Author Archive

Electric Staircase

Posted in 11. Project Final Reports on December 17, 2009 by lukekambic

I wanted to build a wall that would eject stairs as a person walked up it and retract them as they pass. I made a prototype with 5 steps and nothing but the essentials- a simple ejection mechanism and a couple of narrow-angle proximity sensors for each step. More and better sensors could make it more reliable. A weight sensor or a row of IR sensors pointing up out of each step would give better information about the user’s position. 

While doing initial tests with individual steps, I tried using the original code from the test bed. The motor stopped responding. I assumed a MOSFET had blown and moved to another step, and the same thing happened except the motor was stuck on instead of off. After many hours of messing with the circuitry and the code, I figured out the problem: I toasted my Arduino. The gate capacitances of the 50 amp logic level MOSFETs I used are huge and I didn’t use gate resistors (I thought the internal impedance of the Arduino outputs would be enough). Apparently the resulting current spikes killed the outputs (the nature of the test bed code made the spikes especially bad). 

Here’s the best I can do with the surviving pins while I wait for a new Arduino and some other replacement parts:

The middle step retracts slower because it uses a different motor. I’m going to replace it with a faster one. Also, the vibration when the stops hit the wall is sometimes enough to disengage a sprocket. You can see it happen in the side view in the video. The impact shoves the whole thing forward. It needs better shock absorbers.

After I get all the steps working I’m going to try to find other interesting things to do with this contraption.

The provisional code:  Arduino Sketch: <a title=”Arduino Sketch: kambic_luke_stairs” href=”; target=”_blank”>kambic_luke_stairs</a>

Here’s how I built it:  kambic_luke_final_stairs



Posted in 6 Form & Motion on October 17, 2009 by lukekambic

It’s a cubic foamcore box about 5 inches tall with a solenoid in the bottom and a long-range Sharp IR sensor on one side. The program sends a shaped pulse to the solenoid coil whenever the sensor detects a rapid decrease in distance. The solenoid has small weights attached to its core and the rapid shift in mass makes the box jump slightly in the opposite direction. The falling side of the pulse is a stepped ramp to make the spring-powered return of the solenoid slower, which keeps the box from moving back in the opposite direction.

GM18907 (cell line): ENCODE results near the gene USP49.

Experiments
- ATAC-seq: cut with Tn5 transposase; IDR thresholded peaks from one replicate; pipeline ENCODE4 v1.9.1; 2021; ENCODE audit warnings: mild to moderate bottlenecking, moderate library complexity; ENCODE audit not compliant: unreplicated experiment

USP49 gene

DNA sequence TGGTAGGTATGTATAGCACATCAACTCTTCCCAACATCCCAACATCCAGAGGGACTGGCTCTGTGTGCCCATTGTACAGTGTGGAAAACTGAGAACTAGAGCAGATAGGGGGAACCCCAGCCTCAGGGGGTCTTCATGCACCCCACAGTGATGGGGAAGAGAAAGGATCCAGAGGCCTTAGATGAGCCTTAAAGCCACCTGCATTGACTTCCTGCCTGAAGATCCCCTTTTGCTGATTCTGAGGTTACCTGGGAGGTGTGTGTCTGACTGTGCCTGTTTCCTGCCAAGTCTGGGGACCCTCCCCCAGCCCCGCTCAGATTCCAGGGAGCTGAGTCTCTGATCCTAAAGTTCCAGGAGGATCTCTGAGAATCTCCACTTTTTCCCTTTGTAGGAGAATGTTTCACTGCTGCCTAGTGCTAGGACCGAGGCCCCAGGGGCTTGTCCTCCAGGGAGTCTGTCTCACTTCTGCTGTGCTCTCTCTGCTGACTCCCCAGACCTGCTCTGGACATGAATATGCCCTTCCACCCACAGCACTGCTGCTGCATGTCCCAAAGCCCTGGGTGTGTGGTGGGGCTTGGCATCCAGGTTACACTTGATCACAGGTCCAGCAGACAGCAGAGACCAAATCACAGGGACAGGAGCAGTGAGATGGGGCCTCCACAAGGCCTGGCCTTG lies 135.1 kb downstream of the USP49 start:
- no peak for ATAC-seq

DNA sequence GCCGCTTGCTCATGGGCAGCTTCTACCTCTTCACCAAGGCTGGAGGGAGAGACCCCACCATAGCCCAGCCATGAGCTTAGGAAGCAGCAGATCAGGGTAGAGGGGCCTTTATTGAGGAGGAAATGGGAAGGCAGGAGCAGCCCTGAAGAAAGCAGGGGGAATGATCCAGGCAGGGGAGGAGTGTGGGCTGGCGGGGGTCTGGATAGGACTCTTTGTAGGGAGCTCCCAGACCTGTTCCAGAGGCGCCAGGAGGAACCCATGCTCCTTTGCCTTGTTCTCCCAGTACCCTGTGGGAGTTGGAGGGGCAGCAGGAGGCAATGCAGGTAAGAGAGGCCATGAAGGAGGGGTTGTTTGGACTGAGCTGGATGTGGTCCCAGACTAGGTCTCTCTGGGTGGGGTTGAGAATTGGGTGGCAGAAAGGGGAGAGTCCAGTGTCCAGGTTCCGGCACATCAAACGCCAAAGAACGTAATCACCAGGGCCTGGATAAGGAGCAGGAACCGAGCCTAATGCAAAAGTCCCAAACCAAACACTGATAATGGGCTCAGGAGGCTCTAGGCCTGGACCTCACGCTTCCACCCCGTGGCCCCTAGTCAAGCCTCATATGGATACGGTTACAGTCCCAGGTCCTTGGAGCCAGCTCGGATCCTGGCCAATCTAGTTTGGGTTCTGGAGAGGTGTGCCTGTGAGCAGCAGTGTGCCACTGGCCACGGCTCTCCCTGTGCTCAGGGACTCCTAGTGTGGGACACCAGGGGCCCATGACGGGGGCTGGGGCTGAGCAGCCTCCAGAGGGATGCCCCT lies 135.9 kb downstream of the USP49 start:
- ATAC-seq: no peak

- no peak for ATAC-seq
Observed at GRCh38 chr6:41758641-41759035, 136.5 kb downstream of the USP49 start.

This would work with just a spring and weight and a servo to contract it, but a solenoid system is mechanically simpler and allows easier control of the motion of the weight. Three 9 volt batteries in series can’t supply enough current to contract the solenoid, so I attached 14,100 uF worth of capacitors across the supply rails. The time between pulses is enough for them to recharge and deliver the next current pulse. The output is switched with a MOSFET. I didn’t have a logic-level MOSFET on hand, so I stepped up the Arduino output with a bipolar transistor to drive the FET.

It only jumps about 1/8” at the moment. It needs larger weights on the solenoid, and experimentation with roller wheels and unusual surfaces is in order.

Sketch:  <a title=”Arduino Sketch: Luke_Form_Motion” href=”; target=”_blank”>Luke_Form_Motion</a>

Schematic (this file also includes schematics for the 3rd and 4th assignments): Luke_Schematics_3,4,6

Treasure Hunt

Posted in 5. Treasure Hunt on October 17, 2009 by lukekambic

I compromised on some of the prices to get better values. 

Bend / flex sensor      The $4.00 out-of-spec sensor would often suffice.

Fabric/stretch sensor   

This was almost the only source of small quantities of conductive rubber I could find. Making a stretch sensor is as easy as attaching terminals to the ends of a strip of conductive elastomer, so that’s what I looked for. Apparently anti-esd rubber bands have resistance in the megohm range, which is not as useful. One $8.00 sheet could make dozens of sensors.

Electroluminescent “wire” (EL-wire)

Alcohol sensor


Linear actuator

This one allows precise position control:

This doesn’t:

Fiber optic cable

Tiny potentiometer

Bag of small potentiometers:

Single tiny potentiometer:    

Conductive fabric:     Cheap tacky metallized craft fabric would probably work for some applications.